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Does the decline in traditional media increase the use of Influencer Marketing?

Much has been said—and written—about the decline in the number of traditional media outlets. Cost pressures, consolidation, and generational changes in the ways in which people access and consume news are some of the many reasons cited for this decline. Regardless of the reasons, the challenge for PR practitioners is clear: how do you get your message out when the number of available channels is declining?

For many, the answer is to turn to influencers.

Influencer programs are not new to public relations and communications work. Some PR firms have had similar programs in place for years under slightly different names: peer-to-peer influence, grassroots marketing, brand ambassadors, and advocate programs all carry elements in common with what is now broadly referred to as “influencer marketing.”

Finding third-party voices with an impact and empowering them to advocate for an issue or brand has been a part of PR for a long time. The element that changed influencer marketing and made it a household word was the method used—the arrival of social media supercharged influence.

The rise, drop, and reshaping of Influencer Marketing

Influencer marketing experienced a rapid expansion in the late 2000s, as social media platforms became ubiquitous. As more and more people joined platforms like Facebook and then-Twitter (now known as X), some users demonstrated an ability to garner large followings. People listened to what they said and perhaps more importantly, they acted on their suggestions.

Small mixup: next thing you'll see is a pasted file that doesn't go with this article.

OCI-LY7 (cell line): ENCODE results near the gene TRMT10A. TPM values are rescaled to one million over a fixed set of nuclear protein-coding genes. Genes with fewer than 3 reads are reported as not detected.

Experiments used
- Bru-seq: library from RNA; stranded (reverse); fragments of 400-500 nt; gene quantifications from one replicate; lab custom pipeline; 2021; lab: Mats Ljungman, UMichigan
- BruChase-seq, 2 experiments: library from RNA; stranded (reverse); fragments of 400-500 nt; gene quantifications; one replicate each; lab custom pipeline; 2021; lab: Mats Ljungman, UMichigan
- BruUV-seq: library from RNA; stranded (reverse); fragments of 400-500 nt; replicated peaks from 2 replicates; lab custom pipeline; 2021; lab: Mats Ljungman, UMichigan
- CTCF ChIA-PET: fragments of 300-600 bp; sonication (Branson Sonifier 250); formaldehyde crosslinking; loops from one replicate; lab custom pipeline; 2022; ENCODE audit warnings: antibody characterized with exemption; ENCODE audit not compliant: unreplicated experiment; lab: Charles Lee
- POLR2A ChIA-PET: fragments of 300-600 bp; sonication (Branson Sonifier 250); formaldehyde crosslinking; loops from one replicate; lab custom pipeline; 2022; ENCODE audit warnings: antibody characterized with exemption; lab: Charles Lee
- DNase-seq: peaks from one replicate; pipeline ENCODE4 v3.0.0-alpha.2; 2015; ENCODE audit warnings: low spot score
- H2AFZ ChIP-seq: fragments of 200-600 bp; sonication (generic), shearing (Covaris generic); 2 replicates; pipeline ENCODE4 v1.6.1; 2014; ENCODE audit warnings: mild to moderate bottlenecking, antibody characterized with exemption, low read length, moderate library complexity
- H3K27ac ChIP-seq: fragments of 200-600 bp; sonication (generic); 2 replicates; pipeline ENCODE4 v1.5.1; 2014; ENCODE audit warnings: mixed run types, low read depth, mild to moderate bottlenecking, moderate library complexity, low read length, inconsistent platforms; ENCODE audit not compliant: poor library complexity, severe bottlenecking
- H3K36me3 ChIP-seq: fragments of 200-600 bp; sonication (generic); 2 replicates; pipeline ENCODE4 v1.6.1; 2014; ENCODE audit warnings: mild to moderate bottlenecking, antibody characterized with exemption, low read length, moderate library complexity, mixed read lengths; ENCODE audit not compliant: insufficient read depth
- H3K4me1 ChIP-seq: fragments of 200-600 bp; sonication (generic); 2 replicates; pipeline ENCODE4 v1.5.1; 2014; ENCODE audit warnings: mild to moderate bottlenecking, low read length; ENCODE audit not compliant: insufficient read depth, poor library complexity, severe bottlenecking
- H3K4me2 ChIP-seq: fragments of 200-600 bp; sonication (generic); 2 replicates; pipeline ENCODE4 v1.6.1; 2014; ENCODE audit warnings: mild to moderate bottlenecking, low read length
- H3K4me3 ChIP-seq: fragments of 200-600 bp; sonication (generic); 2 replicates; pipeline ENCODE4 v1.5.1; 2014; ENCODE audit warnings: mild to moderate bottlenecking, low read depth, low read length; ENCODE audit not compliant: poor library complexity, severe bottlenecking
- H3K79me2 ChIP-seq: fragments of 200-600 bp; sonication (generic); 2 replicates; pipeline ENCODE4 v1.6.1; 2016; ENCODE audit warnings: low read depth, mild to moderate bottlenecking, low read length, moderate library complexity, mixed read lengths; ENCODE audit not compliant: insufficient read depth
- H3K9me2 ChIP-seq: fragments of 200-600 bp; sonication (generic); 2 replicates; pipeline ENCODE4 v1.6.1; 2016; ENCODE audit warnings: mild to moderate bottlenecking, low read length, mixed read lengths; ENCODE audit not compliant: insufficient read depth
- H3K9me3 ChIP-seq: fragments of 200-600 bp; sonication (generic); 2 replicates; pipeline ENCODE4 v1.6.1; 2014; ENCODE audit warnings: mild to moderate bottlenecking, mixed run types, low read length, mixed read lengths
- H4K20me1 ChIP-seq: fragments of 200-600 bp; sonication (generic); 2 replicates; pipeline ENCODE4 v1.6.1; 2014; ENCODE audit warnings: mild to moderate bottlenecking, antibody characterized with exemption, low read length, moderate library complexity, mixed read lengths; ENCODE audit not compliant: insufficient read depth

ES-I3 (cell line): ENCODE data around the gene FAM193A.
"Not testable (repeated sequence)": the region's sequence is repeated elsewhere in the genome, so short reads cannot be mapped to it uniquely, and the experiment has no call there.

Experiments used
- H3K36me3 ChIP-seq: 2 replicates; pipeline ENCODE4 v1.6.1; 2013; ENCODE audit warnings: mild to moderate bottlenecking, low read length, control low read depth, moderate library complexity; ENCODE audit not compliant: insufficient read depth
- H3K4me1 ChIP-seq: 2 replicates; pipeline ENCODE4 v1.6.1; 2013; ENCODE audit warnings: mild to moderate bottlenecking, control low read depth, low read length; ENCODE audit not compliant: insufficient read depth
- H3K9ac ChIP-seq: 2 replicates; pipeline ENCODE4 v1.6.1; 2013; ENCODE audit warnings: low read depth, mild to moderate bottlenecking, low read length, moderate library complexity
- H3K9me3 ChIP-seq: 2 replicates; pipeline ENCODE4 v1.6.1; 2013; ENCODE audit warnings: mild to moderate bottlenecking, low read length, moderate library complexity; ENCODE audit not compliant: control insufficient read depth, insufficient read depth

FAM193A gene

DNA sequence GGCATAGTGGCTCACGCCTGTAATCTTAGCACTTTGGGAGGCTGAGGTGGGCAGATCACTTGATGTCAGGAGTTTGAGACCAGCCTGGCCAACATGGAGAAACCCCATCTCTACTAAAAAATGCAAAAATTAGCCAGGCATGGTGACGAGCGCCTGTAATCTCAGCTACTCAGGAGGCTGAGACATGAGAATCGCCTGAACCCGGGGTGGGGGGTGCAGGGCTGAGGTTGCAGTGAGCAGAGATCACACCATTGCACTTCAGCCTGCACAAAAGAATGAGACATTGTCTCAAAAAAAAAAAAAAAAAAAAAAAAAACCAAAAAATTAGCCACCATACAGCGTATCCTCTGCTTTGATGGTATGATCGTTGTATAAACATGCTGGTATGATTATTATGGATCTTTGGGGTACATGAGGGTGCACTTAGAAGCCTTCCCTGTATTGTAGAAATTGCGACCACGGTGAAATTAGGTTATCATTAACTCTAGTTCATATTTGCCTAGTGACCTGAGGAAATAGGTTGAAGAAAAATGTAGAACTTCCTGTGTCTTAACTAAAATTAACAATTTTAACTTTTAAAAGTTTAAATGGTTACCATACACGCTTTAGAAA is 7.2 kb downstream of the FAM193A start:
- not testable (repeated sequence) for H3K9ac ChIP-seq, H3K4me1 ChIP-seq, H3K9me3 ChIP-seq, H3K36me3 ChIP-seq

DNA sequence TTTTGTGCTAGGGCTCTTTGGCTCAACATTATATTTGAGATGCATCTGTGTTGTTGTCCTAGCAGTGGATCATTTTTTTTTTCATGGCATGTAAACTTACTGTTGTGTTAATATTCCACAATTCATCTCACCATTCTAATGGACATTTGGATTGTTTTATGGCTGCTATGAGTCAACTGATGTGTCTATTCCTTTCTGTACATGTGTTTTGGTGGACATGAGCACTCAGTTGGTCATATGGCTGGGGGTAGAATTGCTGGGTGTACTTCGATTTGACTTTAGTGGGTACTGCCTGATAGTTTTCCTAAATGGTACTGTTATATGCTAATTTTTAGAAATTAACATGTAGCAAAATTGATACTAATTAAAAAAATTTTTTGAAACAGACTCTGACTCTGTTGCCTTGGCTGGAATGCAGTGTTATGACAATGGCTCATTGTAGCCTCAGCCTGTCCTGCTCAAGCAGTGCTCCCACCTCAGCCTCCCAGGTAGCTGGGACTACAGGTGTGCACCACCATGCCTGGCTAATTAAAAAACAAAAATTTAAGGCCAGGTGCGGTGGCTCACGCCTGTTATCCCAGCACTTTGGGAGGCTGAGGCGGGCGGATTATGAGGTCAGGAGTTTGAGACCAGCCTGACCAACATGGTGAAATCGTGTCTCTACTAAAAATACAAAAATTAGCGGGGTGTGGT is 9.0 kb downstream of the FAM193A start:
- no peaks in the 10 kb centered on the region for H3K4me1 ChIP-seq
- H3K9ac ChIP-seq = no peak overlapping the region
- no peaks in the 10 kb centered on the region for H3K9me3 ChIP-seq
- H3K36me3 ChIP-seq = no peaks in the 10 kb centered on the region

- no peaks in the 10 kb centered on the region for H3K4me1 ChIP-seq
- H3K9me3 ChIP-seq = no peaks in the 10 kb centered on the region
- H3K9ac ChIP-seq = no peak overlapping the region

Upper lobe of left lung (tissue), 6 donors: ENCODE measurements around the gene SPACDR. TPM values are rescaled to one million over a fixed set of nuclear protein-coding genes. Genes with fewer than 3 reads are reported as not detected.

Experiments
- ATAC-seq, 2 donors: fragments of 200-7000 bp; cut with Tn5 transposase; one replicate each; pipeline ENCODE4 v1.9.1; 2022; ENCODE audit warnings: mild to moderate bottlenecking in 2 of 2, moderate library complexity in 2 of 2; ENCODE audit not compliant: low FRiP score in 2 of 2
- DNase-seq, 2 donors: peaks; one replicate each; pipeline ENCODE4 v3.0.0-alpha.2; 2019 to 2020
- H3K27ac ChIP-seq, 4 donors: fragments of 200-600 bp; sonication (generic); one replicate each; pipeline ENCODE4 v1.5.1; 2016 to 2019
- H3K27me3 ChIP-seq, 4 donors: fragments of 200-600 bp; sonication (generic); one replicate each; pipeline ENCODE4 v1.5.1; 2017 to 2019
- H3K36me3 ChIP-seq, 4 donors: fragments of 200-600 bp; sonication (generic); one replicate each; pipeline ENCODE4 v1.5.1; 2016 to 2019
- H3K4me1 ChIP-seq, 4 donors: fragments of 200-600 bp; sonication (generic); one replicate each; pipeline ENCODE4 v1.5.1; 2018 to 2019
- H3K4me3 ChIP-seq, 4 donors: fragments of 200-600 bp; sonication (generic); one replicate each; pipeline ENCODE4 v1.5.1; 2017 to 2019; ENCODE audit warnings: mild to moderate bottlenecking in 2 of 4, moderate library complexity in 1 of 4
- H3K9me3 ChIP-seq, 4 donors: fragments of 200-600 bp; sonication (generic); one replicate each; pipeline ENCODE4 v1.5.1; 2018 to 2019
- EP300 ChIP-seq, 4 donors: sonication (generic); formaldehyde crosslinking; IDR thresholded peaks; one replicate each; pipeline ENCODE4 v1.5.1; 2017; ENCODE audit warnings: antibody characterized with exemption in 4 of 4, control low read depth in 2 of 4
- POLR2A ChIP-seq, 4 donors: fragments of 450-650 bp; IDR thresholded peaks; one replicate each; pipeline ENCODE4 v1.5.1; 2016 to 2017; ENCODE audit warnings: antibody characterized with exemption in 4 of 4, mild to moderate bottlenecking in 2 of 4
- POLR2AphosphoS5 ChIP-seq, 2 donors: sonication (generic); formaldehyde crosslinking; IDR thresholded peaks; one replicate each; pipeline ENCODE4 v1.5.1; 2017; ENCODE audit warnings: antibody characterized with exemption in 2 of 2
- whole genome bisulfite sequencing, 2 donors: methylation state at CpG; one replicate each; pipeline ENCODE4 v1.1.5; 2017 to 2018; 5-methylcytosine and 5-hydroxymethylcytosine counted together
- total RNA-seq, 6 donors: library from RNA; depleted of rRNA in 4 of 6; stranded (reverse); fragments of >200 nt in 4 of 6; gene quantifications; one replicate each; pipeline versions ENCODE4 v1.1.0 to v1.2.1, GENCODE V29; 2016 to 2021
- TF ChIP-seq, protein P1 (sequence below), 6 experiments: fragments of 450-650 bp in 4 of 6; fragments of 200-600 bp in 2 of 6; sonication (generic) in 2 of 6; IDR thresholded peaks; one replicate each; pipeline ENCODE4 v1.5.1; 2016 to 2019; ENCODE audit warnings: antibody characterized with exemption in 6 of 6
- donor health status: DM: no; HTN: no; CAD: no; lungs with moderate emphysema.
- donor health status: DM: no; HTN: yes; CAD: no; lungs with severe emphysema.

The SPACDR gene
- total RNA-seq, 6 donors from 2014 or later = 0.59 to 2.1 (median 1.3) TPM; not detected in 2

Despite the clear impact of influencer marketing, there still can be some head-scratching over who exactly is an influencer. In season one of the Apple+ series Ted Lasso, Keely Jones provided what is possibly the most relatable description of an influencer. When queried by Rebecca as to what exactly she does for employment, Keely’s response was, “I’m sort of famous for being almost famous.”

With some prominent influencers commanding large salaries, interest in becoming “an influencer” ballooned, even if clarity surrounding exactly what that meant in terms of a career path did not.

Brands quickly recognized the benefits of partnering with people who had large followings, even if these partnerships weren’t always executed in the smoothest way. Backlash was typically fierce and immediate when followers discovered an influencer had been compensated to recommend a product without disclosing that information. Improperly vetted influencers were another problem.

An ongoing concern for brands is the simple fact that influencers are human beings who make mistakes—and some of those missteps could ignite controversy or even a brand crisis, or simply be off-message for your brand. Fake followers and bots have also surfaced as a concern.

While these issues are part and parcel to an adjustment period, some direct-to-consumer companies have scaled back influencer campaigns. This is a normal response, and follows a pattern of sudden interest, rapid expansion, problems, contraction, and then a leveling off, as brands learn what the best approach is for their particular industry.

Finding the right influencers to approach and engage is a critical part of a well-designed influencer program, and thankfully technology and monitoring have made it far easier to locate the right fit. This advancement alone will help to alleviate some of the mismatch/bad fit concerns that went along with choosing which influencers to engage for your brand.

Reels vs. Stories vs. TikTok